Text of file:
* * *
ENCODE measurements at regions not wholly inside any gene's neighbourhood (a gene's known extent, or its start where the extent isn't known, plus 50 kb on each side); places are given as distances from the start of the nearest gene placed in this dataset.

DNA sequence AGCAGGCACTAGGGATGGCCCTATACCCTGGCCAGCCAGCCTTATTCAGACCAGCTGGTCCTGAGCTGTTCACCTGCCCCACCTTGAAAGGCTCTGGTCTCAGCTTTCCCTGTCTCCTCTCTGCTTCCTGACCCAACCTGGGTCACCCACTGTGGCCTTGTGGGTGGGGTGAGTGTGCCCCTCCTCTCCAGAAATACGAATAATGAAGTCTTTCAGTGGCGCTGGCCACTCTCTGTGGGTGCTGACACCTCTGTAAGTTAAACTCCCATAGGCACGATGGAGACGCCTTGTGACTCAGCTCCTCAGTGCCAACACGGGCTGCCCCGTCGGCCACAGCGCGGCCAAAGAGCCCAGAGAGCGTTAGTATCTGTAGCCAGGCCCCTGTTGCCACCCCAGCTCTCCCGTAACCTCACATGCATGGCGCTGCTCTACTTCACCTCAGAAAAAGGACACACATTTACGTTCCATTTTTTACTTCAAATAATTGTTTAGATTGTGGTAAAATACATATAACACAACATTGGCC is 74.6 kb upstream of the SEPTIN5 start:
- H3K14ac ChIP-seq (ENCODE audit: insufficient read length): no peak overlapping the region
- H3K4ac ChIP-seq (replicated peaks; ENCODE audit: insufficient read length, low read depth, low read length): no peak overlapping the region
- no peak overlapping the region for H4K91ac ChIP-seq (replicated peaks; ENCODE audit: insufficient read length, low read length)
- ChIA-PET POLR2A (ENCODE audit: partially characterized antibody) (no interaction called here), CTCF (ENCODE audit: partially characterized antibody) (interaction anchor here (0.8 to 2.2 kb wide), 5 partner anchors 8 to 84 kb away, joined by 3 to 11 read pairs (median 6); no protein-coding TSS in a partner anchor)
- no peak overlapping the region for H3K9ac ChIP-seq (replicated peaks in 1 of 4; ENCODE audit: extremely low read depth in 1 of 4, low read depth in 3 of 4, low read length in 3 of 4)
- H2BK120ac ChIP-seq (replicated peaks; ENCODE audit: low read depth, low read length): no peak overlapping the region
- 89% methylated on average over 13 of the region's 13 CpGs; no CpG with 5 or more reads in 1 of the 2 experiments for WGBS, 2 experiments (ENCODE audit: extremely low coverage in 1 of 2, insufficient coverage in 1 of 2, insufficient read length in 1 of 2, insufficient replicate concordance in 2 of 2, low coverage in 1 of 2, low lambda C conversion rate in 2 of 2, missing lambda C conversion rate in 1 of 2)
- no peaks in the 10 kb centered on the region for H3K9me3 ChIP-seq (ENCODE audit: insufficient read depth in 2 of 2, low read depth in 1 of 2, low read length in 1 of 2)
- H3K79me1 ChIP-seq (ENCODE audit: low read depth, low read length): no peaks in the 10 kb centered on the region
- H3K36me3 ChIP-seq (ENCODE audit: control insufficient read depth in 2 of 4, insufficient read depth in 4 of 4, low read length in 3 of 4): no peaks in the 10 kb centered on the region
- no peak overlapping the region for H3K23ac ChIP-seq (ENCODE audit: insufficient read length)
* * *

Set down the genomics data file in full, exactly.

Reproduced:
ENCODE measurements at regions not wholly inside any gene's neighbourhood (a gene's known extent, or its start where the extent isn't known, plus 50 kb on each side); places are given as distances from the start of the nearest gene placed in this dataset.

DNA sequence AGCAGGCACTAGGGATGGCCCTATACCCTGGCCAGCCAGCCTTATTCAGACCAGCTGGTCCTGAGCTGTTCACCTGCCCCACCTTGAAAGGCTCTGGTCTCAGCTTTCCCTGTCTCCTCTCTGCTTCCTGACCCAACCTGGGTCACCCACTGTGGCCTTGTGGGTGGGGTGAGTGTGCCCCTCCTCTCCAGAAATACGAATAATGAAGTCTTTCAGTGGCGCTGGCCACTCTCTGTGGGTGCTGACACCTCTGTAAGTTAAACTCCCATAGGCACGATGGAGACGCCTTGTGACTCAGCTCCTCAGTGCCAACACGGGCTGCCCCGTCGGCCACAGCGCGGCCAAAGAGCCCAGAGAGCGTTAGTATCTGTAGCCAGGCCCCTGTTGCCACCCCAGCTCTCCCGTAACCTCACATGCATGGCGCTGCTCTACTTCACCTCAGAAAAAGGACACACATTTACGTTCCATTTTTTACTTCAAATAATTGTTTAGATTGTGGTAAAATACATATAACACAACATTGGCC is 74.6 kb upstream of the SEPTIN5 start:
- H3K14ac ChIP-seq (ENCODE audit: insufficient read length): no peak overlapping the region
- H3K4ac ChIP-seq (replicated peaks; ENCODE audit: insufficient read length, low read depth, low read length): no peak overlapping the region
- no peak overlapping the region for H4K91ac ChIP-seq (replicated peaks; ENCODE audit: insufficient read length, low read length)
- ChIA-PET POLR2A (ENCODE audit: partially characterized antibody) (no interaction called here), CTCF (ENCODE audit: partially characterized antibody) (interaction anchor here (0.8 to 2.2 kb wide), 5 partner anchors 8 to 84 kb away, joined by 3 to 11 read pairs (median 6); no protein-coding TSS in a partner anchor)
- no peak overlapping the region for H3K9ac ChIP-seq (replicated peaks in 1 of 4; ENCODE audit: extremely low read depth in 1 of 4, low read depth in 3 of 4, low read length in 3 of 4)
- H2BK120ac ChIP-seq (replicated peaks; ENCODE audit: low read depth, low read length): no peak overlapping the region
- 89% methylated on average over 13 of the region's 13 CpGs; no CpG with 5 or more reads in 1 of the 2 experiments for WGBS, 2 experiments (ENCODE audit: extremely low coverage in 1 of 2, insufficient coverage in 1 of 2, insufficient read length in 1 of 2, insufficient replicate concordance in 2 of 2, low coverage in 1 of 2, low lambda C conversion rate in 2 of 2, missing lambda C conversion rate in 1 of 2)
- no peaks in the 10 kb centered on the region for H3K9me3 ChIP-seq (ENCODE audit: insufficient read depth in 2 of 2, low read depth in 1 of 2, low read length in 1 of 2)
- H3K79me1 ChIP-seq (ENCODE audit: low read depth, low read length): no peaks in the 10 kb centered on the region
- H3K36me3 ChIP-seq (ENCODE audit: control insufficient read depth in 2 of 4, insufficient read depth in 4 of 4, low read length in 3 of 4): no peaks in the 10 kb centered on the region
- no peak overlapping the region for H3K23ac ChIP-seq (ENCODE audit: insufficient read length)